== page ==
Disclosure: I worked for the Lamont campaign doing web design and production and some writing for the official blog (from 9/5/06 to 11/07/06).

Wednesday, March 08, 2006


Lessons from TX-28

As many are aware, Ciro Rodriguez lost his primary challenge to incumbent Democratic Representative Henry Cuellar yesterday in Texas. The race has many parallels with the Lamont-Lieberman race: a candidate supported by traditional Democrats and the netroots took on a proud Bush-loving incumbent supported by right-wing forces. Both Genghis Conn at Connecticut Local Politics and Bob Brigham at Daily Kos have insightful post-mortems on the lessons that can be gleaned from Ciro's campaign for Ned Lamont. Both are worth reading in full.

Genghis is right in stating that "the race seems to raise more questions than it answers." While there are many similarities between the two races as noted above, there are also many differences that make them difficult to compare, in ways that bode both well and not-so-well for Lamont. On the one hand: the demographics of the two districts couldn't be more different, a Senate race will always be very different from a House race, Ciro Rodriguez was already a known quantity in the district having served as a Congressman and challenged Cuellar two years ago, and (perhaps most importantly) primaries in Texas are open to any voter regardless of party, whereas in Connecticut they are closed. (This last fact is particularly relevant given that no GOP candidate filed for this district, leaving all Republican voters able to pull the lever for the Club for Growth-supported Cuellar). On the other hand, Lieberman is an 18-year incumbent and national figure with vast networks of support, while Cuellar was a first-termer who barely won his primary against this same challenger two years ago.

The more useful way to look at TX-28 is through analyzing the performance of the netroots in this race, which must and will be an integral part of any successes the Lamont campaign hopes to have this year. As Bob argues, we as the netroots need to define our goals in this race that will begin for real on Monday:

Now back to Joe Lieberman. How should the netroots define success, based only on the election results or based on what happens each and every day until August 8th? I suggest the latter.

The goal in Connecticut shouldn't be to beat Lieberman but to demonstrate that there are severe consequences for acting like Joe Lieberman. The chances of winning the election aren't good, but the potential to punish Lieberman is very real. By judging success every day, Lieberman's best case scenario is to pull a Pyhrric victory....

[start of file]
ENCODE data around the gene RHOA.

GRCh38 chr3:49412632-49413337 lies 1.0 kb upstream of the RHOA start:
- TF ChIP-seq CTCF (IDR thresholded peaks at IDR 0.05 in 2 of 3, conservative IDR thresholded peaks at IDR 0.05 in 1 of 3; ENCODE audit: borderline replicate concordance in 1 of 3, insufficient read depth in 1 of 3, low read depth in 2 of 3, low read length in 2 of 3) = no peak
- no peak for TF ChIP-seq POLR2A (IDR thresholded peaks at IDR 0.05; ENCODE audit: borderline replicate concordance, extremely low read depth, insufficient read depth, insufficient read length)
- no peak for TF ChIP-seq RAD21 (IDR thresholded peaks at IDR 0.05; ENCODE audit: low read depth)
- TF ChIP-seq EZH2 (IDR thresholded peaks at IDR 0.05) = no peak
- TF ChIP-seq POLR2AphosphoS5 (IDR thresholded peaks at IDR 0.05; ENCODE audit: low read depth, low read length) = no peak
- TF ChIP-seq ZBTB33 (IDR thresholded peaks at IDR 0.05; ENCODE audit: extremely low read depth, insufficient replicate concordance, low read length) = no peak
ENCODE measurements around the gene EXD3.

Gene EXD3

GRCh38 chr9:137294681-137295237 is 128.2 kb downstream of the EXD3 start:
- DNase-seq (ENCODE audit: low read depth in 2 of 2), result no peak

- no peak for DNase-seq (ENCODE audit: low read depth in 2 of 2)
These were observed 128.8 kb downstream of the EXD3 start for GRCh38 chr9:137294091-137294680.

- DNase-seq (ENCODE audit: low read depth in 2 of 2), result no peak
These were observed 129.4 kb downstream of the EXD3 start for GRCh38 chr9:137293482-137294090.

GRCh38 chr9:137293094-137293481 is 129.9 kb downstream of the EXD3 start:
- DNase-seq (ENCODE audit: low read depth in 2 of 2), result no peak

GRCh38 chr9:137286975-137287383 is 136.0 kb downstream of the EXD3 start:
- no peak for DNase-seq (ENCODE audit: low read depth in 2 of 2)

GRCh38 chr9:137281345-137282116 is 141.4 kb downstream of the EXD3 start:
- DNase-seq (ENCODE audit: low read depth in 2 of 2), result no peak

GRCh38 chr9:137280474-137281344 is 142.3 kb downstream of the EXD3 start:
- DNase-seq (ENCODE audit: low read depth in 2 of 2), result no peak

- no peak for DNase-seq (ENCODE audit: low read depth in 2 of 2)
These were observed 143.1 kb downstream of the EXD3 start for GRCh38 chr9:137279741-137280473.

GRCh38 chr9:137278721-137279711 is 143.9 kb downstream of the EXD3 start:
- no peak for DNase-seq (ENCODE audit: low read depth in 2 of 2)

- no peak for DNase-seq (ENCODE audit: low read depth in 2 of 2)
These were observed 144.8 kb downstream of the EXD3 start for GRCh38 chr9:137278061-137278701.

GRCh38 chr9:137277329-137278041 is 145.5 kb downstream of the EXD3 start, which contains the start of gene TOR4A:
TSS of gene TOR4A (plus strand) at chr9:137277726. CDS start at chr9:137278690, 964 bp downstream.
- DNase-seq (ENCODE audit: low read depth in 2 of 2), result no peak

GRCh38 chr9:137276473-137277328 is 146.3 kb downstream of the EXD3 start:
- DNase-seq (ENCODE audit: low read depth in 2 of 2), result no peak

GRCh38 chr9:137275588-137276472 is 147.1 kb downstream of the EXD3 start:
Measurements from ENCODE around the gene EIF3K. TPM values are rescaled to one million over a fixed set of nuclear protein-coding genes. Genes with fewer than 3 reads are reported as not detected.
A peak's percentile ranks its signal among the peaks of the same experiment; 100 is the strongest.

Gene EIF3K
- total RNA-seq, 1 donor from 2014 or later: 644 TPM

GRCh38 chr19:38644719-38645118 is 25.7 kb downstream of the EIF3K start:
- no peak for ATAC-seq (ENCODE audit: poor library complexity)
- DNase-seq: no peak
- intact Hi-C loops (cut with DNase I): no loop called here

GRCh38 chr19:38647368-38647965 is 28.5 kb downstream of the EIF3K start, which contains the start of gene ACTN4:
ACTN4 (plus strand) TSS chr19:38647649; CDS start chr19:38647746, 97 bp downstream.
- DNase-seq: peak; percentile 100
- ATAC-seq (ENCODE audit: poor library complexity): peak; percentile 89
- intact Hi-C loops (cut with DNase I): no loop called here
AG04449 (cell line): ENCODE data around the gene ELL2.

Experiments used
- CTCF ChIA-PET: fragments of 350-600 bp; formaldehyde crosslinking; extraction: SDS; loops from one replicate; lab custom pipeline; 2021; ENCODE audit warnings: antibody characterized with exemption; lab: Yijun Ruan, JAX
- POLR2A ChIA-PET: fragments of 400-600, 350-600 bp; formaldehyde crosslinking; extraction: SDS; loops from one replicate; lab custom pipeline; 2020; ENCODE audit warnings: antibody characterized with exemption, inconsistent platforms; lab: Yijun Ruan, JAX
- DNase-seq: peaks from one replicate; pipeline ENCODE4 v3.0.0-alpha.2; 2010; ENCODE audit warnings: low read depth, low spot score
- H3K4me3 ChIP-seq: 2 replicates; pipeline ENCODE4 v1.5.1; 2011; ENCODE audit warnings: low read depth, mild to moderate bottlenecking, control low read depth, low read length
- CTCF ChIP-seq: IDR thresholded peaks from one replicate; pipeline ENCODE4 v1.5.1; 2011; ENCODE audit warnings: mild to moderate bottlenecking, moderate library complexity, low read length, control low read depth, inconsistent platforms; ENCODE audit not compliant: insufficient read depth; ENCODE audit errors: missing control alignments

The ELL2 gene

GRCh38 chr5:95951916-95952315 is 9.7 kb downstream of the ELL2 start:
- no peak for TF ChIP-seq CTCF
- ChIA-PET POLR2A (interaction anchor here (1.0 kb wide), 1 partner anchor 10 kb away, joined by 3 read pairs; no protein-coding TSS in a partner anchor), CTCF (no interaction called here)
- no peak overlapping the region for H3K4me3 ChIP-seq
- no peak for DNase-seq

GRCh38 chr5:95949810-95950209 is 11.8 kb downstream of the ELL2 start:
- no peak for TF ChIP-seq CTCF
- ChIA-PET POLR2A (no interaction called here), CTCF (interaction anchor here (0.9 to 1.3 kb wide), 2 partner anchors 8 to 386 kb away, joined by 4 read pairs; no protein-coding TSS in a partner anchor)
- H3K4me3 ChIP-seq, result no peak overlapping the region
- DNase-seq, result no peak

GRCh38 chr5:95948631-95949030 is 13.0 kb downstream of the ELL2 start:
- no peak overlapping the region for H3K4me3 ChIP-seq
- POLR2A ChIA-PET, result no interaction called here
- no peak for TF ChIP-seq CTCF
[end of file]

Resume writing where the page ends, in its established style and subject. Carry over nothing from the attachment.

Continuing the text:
This effort could be considered a success before the first ballot is cast. Regardless of whether the voters punish Lieberman, he should be punished. If the goal of the netroots is to provide this punishment, then can will be victorious.

I certainly view the campaign in a less quixotic light than Bob does. But his point is valid. The goal is of the campaign is obviously to win, but the goal for the netroots cannot simply be what happens on election day, much of which will be out of our control. There is only so much the netroots can accomplish, and it may very well be that on August 8th the political atmosphere will be such that it will be impossible to attain electoral victory. But it may easily turn out the other way too - no one really knows how the dynamics of this low-turnout race will shape up given that Lieberman has never faced a primary challenge before.

But both this campaign and the netroots also need to take a long-term and big-picture view of what they hope to accomplish. The mere existence of this campaign is already one huge success: Joe Lieberman will have to defend his record to Connecticut Democrats for the first time in 36 years. And there are surely more successes to come, leading up hopefully to the ultimate one: Senator Lamont (D-CT). But while aiming for this ultimate goal, it's crucially important to study the lessons of past efforts and point the way towards future successes, either in Connecticut or elsewhere.

And I definitely agree with Bob's description of the strength of the blogs:

...the intrinsic value of the blogs isn't funding, but communication. Focusing on whacking Lieberman every single day plays to the strength of the netroots, and judging by Dan Gerstein's reaction to Howie Klein, is what worries Lieberman the most.

We'll certainly keep on doing our part here!
Texas-red state w/ an open primary
Connecticut-blue state w/ a close primary

-nuff said.
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